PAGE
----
With only a handful of legislative days left before Congress calls it quits for the holiday season, it appears increasingly likely that Democratic Leader Harry Reid will cede the Senate majority to Republicans without confirming a new attorney general, leaving Eric Holder with the job he quit almost two months ago until at least January.
The process to confirm a new attorney general, which typically takes weeks, has barely begun as members of the Senate have turned their focus to the Keystone pipeline, a bill to curb the National Security Agency's powers, and dozens of lower-level administration nominees.
Given the time line, Reid told reporters Tuesday that it is his "personal feeling" that the nomination of U.S. Attorney Loretta Lynch to succeed Holder will have to wait until 2015, after Republicans have taken control of the Senate.
Senate Judiciary Committee Chairman Patrick Leahy of Vermont still has not said explicitly whether confirming Lynch will be possible in the lame-duck session, but he said Tuesday that his committee hasn't even received Lynch's paperwork and thus has not been able to begin the process of considering her nomination -- much less scheduling a hearing. "We can't really start talking about it until we get the nomination [paperwork]," Leahy said.
It was unclear Tuesday why the White House had not yet sent over the full paperwork relating to Lynch's nomination. But Leahy has another top priority in this lame-duck session: Passing his USA FREEDOM Act, to curb the NSA's powers in intelligence-gathering. After a long, difficult push, Leahy's bill was scheduled to come to the floor for consideration later Tuesday.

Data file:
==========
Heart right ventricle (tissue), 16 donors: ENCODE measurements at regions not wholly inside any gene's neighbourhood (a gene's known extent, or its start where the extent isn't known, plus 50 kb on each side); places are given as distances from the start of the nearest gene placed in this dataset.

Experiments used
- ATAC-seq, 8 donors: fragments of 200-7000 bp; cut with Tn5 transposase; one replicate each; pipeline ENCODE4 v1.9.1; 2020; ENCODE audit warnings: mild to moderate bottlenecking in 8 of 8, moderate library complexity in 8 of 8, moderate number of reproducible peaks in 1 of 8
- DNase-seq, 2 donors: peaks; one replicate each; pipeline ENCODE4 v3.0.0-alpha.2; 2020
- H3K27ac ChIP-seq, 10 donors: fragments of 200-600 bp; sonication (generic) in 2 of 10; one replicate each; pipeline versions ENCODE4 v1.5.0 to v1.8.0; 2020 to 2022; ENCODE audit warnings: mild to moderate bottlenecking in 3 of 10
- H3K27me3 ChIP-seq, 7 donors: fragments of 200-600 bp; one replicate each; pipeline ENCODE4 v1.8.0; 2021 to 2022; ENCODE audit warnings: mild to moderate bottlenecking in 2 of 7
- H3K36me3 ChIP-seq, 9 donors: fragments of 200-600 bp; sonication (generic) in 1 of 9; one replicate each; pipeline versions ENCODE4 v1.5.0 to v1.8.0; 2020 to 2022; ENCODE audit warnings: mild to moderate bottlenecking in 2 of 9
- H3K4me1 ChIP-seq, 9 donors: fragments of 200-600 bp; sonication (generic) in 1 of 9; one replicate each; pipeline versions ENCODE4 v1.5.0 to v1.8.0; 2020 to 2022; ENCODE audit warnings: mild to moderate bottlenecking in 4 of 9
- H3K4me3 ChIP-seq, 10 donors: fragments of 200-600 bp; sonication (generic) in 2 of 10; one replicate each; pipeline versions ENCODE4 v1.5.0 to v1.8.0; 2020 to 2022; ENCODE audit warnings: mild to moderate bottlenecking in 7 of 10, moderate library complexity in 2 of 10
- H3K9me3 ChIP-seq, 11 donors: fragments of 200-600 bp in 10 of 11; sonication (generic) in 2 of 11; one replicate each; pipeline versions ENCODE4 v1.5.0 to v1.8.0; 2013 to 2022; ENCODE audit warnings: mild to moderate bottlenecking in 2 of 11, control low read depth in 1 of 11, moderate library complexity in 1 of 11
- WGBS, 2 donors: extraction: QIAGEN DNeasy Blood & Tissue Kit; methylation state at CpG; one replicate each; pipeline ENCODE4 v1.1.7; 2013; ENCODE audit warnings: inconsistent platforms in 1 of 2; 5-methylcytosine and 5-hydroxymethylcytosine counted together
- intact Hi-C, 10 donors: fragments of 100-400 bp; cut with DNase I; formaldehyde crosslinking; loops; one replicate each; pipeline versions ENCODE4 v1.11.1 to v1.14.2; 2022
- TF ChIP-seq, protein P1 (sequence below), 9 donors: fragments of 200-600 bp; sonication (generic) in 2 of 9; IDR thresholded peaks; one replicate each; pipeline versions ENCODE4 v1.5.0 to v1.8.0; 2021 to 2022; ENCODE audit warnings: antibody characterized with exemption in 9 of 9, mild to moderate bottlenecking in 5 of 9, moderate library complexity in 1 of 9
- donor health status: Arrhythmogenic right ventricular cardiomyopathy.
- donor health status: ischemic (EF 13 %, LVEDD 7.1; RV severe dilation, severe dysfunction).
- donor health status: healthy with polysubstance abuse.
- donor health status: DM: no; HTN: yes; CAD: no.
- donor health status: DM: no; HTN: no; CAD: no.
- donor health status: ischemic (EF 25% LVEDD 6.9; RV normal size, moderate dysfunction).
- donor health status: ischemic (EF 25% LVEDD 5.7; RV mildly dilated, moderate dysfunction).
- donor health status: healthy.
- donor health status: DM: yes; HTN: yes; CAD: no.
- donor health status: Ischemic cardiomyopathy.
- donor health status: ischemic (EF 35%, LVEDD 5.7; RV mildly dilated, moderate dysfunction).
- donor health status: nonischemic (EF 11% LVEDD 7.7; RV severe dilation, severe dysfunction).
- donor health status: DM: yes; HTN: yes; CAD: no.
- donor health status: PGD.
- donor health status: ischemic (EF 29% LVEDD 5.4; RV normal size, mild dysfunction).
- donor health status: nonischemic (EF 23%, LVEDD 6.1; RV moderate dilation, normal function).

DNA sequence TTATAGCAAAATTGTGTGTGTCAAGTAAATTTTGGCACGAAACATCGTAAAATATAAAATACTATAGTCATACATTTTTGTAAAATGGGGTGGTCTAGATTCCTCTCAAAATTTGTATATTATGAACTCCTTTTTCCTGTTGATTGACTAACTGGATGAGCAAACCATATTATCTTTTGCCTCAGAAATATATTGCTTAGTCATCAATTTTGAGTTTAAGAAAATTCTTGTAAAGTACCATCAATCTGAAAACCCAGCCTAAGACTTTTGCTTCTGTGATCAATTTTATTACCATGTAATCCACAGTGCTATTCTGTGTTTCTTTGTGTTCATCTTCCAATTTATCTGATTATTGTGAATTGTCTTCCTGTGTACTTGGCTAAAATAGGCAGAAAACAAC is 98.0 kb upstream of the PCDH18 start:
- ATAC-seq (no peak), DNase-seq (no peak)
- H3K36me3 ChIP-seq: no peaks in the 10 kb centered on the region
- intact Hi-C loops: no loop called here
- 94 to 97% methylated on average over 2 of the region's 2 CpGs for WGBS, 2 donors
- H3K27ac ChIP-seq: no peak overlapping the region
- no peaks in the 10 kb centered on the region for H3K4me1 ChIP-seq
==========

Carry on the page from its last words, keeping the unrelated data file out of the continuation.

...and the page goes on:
Instead, Lynch will face the Judiciary panel in the next Congress after Republicans have seated their new majority and Sen. Chuck Grassley has taken the committee's gavel.
Several Republican members, both on the conservative end of the party spectrum and in leadership, have said that the Lynch nomination will serve as an appropriate time to question the administration's policy on immigration -- particularly if Preisdent Obama follows through on his promise to issue an executive order curbing deportations by the end of 2014.
"It's going to poison the well," Senate Republican Whip John Cornyn said, when asked if the executive order could hurt Lynch's chances of being confirmed. "If the president's not going to cooperate with us, it makes it much harder for members of Congress to cooperate with him on everything from nominations to legislation."
But Sen. John Thune, who serves as chairman of the Senate Republican Conference, said Tuesday that while he expects Lynch will be grilled "about the legality and the constitutionality of that [executive] action," he does not expect Republicans to derail her nomination over the issue.
"I mean, we have to have an attorney general," Thune said. "Now, I don't think there's any sense of urgency. Eric Holder hasn't said he's going anywhere, I think he's said he's going to stay around, so it's not like the position is vacant. … Like I said, we'll give her fair consideration, she'll get asked hard questions. But I don't think there's going to be any retaliation [for the executive action] or any discussion of that. That's not something that's come up in any conversation I've been a part of."
Thune also pointed out that Lynch has been confirmed by the Senate multiple times before, albeit for lower-level judicial positions. And, what's more, Republicans aren't exactly itching to keep Holder in place as attorney general.
"There are some on our side who are not big Eric Holder fans, to say the least," he said, laughing. "I don't think there's going to be any attempt to try and slow-walk anything … and we'll get that transition under way."